The prime minister and the ruling coalition made haste to enact the security legislation for fear that if deliberations on the bills continued until shortly before the summer 2016 upper house election, it would adversely affect the governing bloc's chance of winning the race.

The coalition apparently wants members of the public to forget the security legislation as soon as possible.

All the more because of this, members of the public must not forget legislators who helped the government recklessly move to enact the legislation by force of numbers.

毎日新聞 2015年09月19日 02時30分


社説:安保転換を問う 参院委採決強行 民意に背を向けた政権

September 18, 2015 (Mainichi Japan)
Editorial: Abe gov't turns its back on public opinion
社説:安保転換を問う 参院委採決強行 民意に背を向けた政権

Controversial legislation opening the way for Japan to exercise the right to collective self-defense was rammed through a House of Councillors special committee on security policy on Sept. 17. It was an abnormal way of approving the bills, as it cannot be confirmed whether the panel actually put the bills to a vote amid loud protests from opposition party lawmakers.

The executive branch of the government failed to convince the public that the bills are either constitutional or necessary, even after over 200 hours of deliberations in both houses of the Diet. Nevertheless, the ruling coalition went ahead with the vote while being aware that it had failed to narrow a perception gap with the public over the issue. Therefore, the vote cannot be considered a conclusion arrived at through the democratic process, as Prime Minister Shinzo Abe has emphasized.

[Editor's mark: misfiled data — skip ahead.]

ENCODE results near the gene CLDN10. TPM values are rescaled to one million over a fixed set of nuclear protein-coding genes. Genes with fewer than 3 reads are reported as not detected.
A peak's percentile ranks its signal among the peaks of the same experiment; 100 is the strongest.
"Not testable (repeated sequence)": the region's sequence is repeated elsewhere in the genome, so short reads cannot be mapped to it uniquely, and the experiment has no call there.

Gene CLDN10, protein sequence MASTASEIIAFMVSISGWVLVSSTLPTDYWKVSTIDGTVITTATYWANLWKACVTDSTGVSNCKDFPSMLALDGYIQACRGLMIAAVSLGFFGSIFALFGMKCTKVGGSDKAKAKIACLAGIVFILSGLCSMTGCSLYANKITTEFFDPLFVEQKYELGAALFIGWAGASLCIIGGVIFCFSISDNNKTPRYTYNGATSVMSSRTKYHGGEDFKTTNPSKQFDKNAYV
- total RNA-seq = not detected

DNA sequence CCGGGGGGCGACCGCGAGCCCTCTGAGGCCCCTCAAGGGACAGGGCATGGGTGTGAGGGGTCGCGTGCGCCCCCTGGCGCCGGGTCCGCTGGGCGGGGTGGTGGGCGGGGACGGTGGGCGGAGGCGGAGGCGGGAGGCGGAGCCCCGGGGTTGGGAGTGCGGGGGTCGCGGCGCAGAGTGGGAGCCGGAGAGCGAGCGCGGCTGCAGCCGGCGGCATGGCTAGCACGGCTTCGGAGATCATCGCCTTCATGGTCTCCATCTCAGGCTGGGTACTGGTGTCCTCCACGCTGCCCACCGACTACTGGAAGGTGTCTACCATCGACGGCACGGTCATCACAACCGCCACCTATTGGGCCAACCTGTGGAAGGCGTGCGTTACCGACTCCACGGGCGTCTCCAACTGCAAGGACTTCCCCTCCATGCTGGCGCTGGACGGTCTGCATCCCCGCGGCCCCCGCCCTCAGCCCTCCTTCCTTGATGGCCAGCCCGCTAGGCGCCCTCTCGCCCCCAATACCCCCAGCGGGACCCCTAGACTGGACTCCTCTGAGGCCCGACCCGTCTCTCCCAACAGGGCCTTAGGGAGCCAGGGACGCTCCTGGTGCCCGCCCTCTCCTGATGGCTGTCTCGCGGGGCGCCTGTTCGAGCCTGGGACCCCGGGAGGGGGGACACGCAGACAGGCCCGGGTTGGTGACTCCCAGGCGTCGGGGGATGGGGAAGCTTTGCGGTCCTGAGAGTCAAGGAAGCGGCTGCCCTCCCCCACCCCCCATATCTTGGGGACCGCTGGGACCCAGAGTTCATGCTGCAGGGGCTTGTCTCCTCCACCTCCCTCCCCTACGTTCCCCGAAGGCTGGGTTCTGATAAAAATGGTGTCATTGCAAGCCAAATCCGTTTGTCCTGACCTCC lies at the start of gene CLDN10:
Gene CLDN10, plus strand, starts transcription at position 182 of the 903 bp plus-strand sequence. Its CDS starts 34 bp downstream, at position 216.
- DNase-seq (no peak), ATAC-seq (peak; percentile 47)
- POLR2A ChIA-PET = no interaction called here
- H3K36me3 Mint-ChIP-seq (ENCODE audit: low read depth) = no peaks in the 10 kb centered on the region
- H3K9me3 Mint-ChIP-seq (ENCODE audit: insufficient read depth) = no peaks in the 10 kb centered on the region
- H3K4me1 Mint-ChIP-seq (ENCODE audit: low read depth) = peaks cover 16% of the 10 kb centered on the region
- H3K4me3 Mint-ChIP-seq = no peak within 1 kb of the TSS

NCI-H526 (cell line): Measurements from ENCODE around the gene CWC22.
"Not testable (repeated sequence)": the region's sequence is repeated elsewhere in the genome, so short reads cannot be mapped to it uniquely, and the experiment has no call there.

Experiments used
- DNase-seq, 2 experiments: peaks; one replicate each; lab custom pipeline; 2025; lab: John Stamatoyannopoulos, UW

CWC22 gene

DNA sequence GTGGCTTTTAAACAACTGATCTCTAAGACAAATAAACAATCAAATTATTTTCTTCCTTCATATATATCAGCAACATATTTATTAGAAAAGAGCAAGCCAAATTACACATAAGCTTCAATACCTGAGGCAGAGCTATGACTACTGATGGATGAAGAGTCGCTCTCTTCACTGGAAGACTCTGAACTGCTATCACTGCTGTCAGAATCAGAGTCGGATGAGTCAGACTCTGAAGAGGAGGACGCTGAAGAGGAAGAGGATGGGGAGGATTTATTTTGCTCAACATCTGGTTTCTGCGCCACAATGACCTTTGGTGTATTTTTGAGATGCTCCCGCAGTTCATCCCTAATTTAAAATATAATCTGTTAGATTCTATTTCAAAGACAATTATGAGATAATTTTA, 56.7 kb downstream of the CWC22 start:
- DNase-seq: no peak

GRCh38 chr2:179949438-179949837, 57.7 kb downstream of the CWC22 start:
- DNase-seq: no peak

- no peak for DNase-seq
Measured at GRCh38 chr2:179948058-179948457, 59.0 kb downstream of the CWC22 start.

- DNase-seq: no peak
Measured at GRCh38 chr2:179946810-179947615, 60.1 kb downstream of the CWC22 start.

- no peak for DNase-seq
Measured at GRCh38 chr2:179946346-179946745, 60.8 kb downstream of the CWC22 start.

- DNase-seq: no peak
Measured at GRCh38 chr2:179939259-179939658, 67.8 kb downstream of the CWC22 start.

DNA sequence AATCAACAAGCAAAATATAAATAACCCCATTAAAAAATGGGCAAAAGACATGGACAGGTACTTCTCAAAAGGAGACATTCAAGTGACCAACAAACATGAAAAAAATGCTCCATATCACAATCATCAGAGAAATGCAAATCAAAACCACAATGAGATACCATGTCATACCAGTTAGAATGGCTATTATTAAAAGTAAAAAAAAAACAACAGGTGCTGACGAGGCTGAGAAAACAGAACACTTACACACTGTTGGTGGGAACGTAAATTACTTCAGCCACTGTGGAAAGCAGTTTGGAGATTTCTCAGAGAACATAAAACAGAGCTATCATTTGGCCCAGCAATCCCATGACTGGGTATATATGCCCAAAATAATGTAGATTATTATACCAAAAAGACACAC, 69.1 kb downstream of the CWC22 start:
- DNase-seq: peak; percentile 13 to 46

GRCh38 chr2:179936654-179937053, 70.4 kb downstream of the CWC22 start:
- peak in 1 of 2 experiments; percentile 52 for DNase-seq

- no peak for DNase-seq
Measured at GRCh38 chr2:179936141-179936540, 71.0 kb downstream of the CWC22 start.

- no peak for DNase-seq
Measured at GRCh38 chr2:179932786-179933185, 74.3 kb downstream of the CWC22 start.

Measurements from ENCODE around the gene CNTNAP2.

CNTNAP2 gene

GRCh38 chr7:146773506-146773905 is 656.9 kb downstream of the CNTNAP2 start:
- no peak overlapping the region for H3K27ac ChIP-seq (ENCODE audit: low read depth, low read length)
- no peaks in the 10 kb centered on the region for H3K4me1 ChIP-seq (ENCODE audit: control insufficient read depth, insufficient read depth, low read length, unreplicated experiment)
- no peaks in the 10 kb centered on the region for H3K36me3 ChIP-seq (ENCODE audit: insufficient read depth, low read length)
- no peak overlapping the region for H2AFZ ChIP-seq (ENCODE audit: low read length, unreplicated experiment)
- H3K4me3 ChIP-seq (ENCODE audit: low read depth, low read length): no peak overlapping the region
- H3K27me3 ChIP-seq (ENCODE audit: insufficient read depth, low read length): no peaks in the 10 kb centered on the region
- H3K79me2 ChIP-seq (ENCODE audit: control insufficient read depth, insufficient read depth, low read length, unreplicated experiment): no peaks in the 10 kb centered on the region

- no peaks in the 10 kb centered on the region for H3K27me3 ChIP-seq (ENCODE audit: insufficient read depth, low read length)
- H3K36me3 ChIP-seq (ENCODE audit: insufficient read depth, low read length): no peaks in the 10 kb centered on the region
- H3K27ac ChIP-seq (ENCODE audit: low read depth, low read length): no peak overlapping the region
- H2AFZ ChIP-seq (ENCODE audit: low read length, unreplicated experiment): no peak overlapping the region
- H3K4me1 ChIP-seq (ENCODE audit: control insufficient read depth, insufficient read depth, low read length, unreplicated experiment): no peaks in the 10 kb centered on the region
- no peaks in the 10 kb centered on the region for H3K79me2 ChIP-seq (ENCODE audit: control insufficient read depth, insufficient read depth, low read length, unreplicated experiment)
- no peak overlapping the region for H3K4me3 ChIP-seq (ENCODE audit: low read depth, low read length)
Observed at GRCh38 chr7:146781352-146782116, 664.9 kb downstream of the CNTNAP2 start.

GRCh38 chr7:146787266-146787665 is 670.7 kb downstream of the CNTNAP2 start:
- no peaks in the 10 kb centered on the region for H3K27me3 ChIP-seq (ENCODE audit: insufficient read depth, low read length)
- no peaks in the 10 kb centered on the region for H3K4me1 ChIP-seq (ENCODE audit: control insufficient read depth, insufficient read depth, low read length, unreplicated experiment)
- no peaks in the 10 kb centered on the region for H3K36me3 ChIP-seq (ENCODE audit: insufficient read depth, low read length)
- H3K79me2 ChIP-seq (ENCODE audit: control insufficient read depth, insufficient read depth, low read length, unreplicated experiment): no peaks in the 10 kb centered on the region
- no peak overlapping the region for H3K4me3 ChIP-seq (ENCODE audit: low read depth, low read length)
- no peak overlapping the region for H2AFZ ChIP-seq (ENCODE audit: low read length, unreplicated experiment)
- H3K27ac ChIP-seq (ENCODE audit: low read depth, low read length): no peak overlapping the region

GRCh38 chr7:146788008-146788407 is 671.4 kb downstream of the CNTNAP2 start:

The bills were put to a vote while committee Chairman Yoshitada Konoike could not even be seen behind the pushing, shoving jumble of lawmakers scrumming around his desk in the committee room. As soon as a no-confidence motion against Konoike was voted down and he took a seat, ruling and opposition party legislators rushed to the chairman's seat and surrounded him. What Konoike said when he put the bills to a vote could not be heard. One cannot help but wonder what such a violent vote looked like in the eyes of the public.

The situation in the upper house shifted drastically after a local hearing on the bills was held in Yokohama on Sept. 16. The ruling coalition attempted to conclude a question-and-answer session in the special committee on the bills and put the proposed legislations to a vote, while opposition parties tried to block the move.

Protesters staged demonstrations against the bills in many areas, including in front of the Diet building, on a daily basis, and opinion polls conducted by various media outlets show a large majority opposing passage of the legislation during the current Diet session. As the ongoing Diet session ends on Sept. 27, the ruling coalition is rushing to enact the legislation apparently for fear that demonstrations and other forms of protests against the bills could grow during the five-day holiday period beginning on Sept. 19. If the governing coalition feared public sentiment against the bills, it should have abandoned enacting the bills during the current session.

The Abe Cabinet's biggest mistake in drawing up the security bills, and thereby open by any and all means at the administration's disposal the way for Japan to exercise the right to collective self-defense, was its failure to hold calm and measured debate on the realities of Japan's changing security environment, including China's rise.